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Fears over future for Erasmus international student exchange scheme after Brexit

January 10, 2020 2:41 PM
By Andrew Woodcock Political Editor @andywoodcock in The Independent

Commons bid to force ministers to negotiate continued access for UK students is defeated by Tories

Former students who benefited from the EU's Erasmus+ scheme have voiced dismay following the defeat of a parliamentary bid to force the government to keep it open to UK students after Brexit.

Ministers insisted the government was still open to negotiating continued access to the programme, which provides exchange opportunities at universities around Europe, if it was in the UK's interests.

But college representatives warned that there was now "a definite risk" that British students will lose access after the end of this year, when a "transition period" to Brexit concludes.

An amendment tabled by Liberal Democrats, which would have enshrined in law a duty for ministers to try to keep Britain in the programme, was voted down by Conservative and DUP MPs in the Commons on Wednesday.

Both education minister Gavin Williamson and universities minister Chris Skidmore were among the MPs who defeated the amendment to the EU Withdrawal Agreement Bill by 344-254, as Boris Johnson's newly won majority in the House of Commons swept aside all opposition to his Brexit plans.

Fifty Shades of Grey author EL James was among those taking to social media to denounce the outcome, which she branded "disgraceful".

Layla Moran Shadow Cabinet member for EducationFollowing the vote, Lib Dem education spokesperson Layla Moran told The Independent that it should be a "no-brainer" for the government to commit now to Erasmus+.

"Erasmus has transformed the way we think about education," said Ms Moran. "It has made studying abroad fashionable and affordable.

"Universities warn that no UK-led scheme could ever match the reputation and extensive partnerships that Erasmus has to offer. But rather than voting for our amendment, Conservative MPs are willing to let ministers negotiate away our membership of Erasmus if they think they could do a better job.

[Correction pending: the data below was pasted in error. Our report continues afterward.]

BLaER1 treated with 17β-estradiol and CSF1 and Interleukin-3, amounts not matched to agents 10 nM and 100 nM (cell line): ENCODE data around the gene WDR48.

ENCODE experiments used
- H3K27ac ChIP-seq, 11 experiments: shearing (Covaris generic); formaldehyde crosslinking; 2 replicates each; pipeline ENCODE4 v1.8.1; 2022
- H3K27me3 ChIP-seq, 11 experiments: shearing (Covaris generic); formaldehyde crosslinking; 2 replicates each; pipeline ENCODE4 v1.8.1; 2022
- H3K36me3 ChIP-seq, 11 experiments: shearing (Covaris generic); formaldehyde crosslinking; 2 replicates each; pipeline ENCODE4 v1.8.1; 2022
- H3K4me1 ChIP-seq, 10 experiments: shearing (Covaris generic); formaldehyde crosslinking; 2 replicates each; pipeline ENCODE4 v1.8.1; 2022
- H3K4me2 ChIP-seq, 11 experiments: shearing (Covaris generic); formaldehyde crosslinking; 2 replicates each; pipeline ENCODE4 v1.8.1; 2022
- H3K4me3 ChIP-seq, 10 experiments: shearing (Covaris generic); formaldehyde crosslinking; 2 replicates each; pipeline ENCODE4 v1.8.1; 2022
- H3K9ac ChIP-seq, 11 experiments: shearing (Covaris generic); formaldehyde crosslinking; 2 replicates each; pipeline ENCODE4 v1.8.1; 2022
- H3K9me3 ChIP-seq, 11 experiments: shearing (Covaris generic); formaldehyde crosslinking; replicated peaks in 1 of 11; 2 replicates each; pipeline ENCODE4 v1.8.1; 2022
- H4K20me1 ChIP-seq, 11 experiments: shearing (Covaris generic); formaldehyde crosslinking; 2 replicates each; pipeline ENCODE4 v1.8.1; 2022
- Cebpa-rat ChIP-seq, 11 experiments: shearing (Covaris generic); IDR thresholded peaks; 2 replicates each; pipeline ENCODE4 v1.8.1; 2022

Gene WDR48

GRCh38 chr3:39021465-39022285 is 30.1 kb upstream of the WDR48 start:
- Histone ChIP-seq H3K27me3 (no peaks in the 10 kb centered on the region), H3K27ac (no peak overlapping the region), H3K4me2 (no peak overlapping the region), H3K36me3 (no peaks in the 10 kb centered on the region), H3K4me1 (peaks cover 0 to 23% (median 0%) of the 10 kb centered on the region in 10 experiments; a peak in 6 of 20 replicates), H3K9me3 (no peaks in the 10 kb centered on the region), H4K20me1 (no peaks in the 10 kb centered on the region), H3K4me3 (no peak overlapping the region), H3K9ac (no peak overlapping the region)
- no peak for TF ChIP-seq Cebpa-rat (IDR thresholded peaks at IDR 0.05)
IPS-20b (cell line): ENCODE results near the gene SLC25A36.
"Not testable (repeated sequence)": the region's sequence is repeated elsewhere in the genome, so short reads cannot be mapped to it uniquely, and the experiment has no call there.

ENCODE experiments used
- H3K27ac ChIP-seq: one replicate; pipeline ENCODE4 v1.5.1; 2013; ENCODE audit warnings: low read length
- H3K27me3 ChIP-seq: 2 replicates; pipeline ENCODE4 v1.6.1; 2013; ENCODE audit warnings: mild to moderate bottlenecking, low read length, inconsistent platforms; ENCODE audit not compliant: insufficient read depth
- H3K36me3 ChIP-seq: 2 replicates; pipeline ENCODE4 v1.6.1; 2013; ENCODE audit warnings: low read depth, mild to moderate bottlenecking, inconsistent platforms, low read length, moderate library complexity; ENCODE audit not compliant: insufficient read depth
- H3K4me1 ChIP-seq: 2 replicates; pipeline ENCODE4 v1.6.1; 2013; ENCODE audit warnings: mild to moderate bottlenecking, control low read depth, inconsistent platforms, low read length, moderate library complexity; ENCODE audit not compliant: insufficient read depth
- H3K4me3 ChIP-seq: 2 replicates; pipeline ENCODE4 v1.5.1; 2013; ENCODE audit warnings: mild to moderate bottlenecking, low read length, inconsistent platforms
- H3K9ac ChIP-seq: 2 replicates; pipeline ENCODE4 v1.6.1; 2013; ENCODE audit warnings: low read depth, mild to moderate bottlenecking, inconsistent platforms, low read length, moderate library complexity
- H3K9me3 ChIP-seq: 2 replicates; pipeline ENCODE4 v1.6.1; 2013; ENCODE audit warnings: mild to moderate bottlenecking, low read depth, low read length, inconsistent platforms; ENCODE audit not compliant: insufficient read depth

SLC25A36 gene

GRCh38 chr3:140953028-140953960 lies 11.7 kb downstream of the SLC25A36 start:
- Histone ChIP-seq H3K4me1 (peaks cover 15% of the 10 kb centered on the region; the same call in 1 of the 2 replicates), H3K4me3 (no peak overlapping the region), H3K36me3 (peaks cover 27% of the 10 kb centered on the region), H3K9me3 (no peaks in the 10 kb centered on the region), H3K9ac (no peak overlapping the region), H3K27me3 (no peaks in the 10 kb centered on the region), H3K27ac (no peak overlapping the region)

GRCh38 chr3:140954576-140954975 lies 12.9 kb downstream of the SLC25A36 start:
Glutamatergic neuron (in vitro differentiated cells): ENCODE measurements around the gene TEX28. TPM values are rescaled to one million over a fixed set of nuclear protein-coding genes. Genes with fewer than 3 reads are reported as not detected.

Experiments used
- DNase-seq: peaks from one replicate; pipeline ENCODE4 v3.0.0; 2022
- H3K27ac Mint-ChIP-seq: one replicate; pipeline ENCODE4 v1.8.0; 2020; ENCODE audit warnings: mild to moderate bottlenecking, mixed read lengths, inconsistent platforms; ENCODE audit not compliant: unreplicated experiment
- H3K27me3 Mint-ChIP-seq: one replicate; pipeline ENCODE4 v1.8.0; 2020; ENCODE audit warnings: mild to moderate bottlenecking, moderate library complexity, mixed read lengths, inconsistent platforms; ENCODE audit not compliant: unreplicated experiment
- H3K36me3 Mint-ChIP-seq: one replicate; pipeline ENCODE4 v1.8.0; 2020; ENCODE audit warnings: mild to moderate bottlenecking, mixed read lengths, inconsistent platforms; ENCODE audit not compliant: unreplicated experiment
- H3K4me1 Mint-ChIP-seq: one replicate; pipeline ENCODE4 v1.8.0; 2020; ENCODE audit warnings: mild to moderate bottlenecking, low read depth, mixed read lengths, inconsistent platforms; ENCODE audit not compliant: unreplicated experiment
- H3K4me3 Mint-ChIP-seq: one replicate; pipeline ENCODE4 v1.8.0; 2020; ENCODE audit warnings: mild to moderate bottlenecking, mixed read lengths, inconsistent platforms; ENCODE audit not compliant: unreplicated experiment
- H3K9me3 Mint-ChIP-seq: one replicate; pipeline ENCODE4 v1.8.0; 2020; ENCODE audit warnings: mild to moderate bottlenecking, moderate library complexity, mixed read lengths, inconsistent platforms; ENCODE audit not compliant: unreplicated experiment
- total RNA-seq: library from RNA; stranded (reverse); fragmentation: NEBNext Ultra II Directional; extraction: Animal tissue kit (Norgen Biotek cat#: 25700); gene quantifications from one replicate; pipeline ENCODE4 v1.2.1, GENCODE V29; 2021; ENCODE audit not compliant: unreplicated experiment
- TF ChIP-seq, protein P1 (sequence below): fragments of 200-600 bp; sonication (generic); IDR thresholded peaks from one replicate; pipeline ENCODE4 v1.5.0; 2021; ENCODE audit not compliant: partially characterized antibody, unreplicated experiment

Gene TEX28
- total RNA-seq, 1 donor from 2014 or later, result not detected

"It is time the Tories wake up and smell the coffee - are they in favour of staying in Erasmus or not? Liberal Democrats will fight to stop the Tories taking us out of vital EU programmes, weakening our universities and limiting the horizons of young people."

Mr Skidmore dismissed Wednesday's amendment as "game-playing by opposition parties", insisting that the UK remains "open" to continued participation in the scheme, subject to negotiations with the remaining EU states.

And the Department for Education said that the government was "committed to continuing the academic relationship between the UK and the EU, including through the next Erasmus+ programme if it is in our interests to do so".

But the international director of the Association of Colleges, Emma Meredith, said: "Erasmus+ is a brilliant programme for opening up the world for young people and helping show people from across Europe that the UK is open to them.

"UK colleges will still be able to apply for Erasmus+ funding in 2020 during the 'transition period'. There is a definite risk that UK participation could stop in 2021, or that Erasmus+ could be replaced by another mobility programme."

Ms Meredith said the AoC remained "optimistic" that securing continued access to Erasmus+ would be high on the UK's priority list for negotiations on the future partnership with the EU, which will begin after the official date of Brexit on 31 January and are due to conclude at the end of this year.

Jo Grady, general secretary of the University and College Union, said: "Wilfully abandoning Erasmus+ would be a worryingly closed-minded move. The many benefits from having the opportunity to study abroad - from boosting employment prospects, to learning other languages and from other cultures - are well documented."

And the director of the Erasmus+ programme in the UK, Jane Racz, said: "The Erasmus+ programme has delivered and continues to deliver significant benefits to the UK and we need to ensure the positives of the programme are not lost as we move into the next stage".

Supporters of Erasmus+ expressed their anger on Twitter, where former student Josh Aarons said: "As someone from a working class background who studied and worked in Germany and Spain as part of my degree placement, who greatly benefited both educationally and culturally from Erasmus+, it is a crying shame that we cut off from a mutually beneficial exchange."

Sheffield Hallam University lecturer Steph Hannam-Swain said: "This is such a loss! We have some amazing Erasmus+ students each year who bring richness to our classes."

And charity worker Ashley Thompson said: "This is awful. These students have an amazing impact on our organisation and have so much to offer. Failing to continue with Erasmus+ programme will hurt British business now. It denies future generations an amazing opportunity."